KUALA LUMPUR: A smartphone application, Finding Home, created by advertising firm Grey Malaysia with the help of the United Nations High Commissioner for Refugees (UNHCR), will allow people to experience the struggles faced by refugees worldwide in their journey for survival.
The app, launched yesterday at the UNHCR headquarters here, is to raise awareness and empathy among the public to the plight of refugees fleeing their homelands in search of a better life.
UNHCR representative Richard Towle said the UN body wanted to get as many people as possible to go through the refugee experience by using the app.
“Not only in Malaysia, but globally, we hear so many stories about people being displaced and their horrific living conditions.
“This project is really about using modern technology. Gaming can be powerful and positive by tuning people into other people’s experiences in a virtual way,” he said.
He said that some of the refugees had no prospects of ever going back to their homeland.”
Towle said Finding Home would allow users to walk in a refugee’s shoes.
He said a research conducted by PricewaterhouseCoopers last year showed refugees were some of the highest users of mobile technology.
His sentiments were echoed by Grey Malaysia executive creative director Graham Drew who added that smartphones were a survival tool for refugees.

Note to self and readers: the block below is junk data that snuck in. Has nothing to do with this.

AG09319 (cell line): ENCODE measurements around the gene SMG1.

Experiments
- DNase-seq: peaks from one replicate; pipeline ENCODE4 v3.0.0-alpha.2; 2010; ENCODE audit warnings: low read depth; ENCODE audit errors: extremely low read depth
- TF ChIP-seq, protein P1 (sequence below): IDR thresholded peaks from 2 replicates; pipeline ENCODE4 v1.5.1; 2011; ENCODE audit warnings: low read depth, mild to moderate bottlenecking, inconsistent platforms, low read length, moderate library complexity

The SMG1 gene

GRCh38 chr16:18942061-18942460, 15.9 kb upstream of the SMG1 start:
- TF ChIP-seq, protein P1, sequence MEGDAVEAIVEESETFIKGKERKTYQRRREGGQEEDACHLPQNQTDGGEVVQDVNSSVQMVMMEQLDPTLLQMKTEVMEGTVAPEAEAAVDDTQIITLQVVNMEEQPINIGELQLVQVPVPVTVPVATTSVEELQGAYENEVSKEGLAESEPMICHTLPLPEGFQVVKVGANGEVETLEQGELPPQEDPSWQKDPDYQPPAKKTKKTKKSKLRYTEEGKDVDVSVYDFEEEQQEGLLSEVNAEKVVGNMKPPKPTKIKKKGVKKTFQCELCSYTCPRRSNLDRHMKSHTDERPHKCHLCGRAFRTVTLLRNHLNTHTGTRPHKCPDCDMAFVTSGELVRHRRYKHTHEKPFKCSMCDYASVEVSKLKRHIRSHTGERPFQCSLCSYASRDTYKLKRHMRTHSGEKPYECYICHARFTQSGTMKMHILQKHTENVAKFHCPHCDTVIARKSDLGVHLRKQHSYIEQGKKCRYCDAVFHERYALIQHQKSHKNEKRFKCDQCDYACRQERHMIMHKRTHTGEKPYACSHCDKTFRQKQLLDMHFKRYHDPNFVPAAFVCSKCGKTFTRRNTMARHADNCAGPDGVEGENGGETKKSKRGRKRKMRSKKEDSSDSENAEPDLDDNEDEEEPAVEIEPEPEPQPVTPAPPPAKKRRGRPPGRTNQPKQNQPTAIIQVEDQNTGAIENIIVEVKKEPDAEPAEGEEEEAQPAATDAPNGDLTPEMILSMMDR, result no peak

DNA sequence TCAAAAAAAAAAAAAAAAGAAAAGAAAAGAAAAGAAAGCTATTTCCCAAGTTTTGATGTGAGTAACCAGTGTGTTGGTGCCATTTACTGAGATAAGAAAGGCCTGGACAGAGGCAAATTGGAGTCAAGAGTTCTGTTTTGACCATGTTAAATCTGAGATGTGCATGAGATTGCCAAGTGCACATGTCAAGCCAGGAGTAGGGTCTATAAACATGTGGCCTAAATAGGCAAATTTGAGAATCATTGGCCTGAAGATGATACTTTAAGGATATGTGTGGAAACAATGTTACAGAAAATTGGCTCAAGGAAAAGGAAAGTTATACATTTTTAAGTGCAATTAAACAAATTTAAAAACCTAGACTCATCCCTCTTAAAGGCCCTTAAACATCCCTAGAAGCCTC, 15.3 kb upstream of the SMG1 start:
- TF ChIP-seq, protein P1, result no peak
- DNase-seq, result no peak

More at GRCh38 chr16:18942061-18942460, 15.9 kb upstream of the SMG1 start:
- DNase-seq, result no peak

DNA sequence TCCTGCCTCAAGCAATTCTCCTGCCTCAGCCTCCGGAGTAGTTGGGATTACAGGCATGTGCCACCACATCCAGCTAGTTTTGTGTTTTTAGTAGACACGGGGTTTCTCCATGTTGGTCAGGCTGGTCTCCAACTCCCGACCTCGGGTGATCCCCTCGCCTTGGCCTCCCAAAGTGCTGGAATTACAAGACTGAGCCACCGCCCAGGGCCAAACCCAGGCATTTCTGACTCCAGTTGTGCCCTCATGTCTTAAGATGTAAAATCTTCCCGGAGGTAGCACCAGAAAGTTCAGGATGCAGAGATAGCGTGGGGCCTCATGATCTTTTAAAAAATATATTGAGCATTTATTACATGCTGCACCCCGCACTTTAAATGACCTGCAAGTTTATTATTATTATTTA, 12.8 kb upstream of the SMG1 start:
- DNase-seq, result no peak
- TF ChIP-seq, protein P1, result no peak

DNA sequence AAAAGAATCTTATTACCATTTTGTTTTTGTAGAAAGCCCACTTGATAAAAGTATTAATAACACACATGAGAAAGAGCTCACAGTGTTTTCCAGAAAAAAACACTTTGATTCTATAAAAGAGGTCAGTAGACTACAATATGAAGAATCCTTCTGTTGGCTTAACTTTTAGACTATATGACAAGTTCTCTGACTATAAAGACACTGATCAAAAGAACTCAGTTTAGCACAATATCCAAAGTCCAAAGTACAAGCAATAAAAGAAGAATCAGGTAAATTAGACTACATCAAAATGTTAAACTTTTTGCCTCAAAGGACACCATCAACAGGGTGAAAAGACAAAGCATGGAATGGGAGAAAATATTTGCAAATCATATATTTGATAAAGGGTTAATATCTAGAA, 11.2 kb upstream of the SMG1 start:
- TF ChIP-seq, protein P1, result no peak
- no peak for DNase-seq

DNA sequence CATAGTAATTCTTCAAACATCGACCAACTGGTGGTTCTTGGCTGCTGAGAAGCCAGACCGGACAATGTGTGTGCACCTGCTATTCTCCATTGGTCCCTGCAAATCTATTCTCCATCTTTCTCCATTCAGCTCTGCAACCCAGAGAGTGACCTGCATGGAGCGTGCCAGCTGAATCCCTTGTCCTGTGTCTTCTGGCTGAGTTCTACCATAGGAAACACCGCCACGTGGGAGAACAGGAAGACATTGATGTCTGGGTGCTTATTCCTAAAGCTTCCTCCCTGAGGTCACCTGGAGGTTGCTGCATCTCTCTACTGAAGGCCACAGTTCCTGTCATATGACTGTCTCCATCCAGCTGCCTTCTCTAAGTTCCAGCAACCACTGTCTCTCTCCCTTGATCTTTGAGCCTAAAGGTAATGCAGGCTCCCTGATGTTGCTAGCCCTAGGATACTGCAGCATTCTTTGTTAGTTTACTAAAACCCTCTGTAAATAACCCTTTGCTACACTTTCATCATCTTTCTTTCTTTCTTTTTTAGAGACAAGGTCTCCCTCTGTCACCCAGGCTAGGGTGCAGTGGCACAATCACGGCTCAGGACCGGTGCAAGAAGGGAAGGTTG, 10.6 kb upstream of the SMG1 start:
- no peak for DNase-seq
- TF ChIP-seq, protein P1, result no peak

“The refugees have smartphones when they hardly have anything else. It’s not a luxury for them. It’s how they find food and shelter, and connect with each other,” he said.
Drew said by using a smartphone as a storytelling device, the experience becomes uniquely personal and has greater impact on the user.
The app follows the life of a fictional 16-year-old Rohingya girl, Khatijah, and her struggles to survive as a refugee in Kuala Lumpur.
Launching the app transforms the user’s smartphone into a simulation of Kathijah’s phone.
At the start of the role-playing experience, Kathijah was separated from her brother Ishak while they were being smuggled into Malaysia at the Thai border.
The story will unfold depending on how the user responds to the text messages, photos and videos that Kathijah receives.
The app was developed in four months, with its narratives constructed from interviews with two focus groups comprising youth and adult Rohingya refugees living in Malaysia.
There are some 150,000 refugees in the country, of whom 56,000 are ethnic Rohingya. Some 35,144 are below 18.
The app comes with links to the UNHCR website where users can donate, apply to become a volunteer, or find out more about the refugee situation.
It is available for download from Google Play Store and will soon be available on the Apple App Store.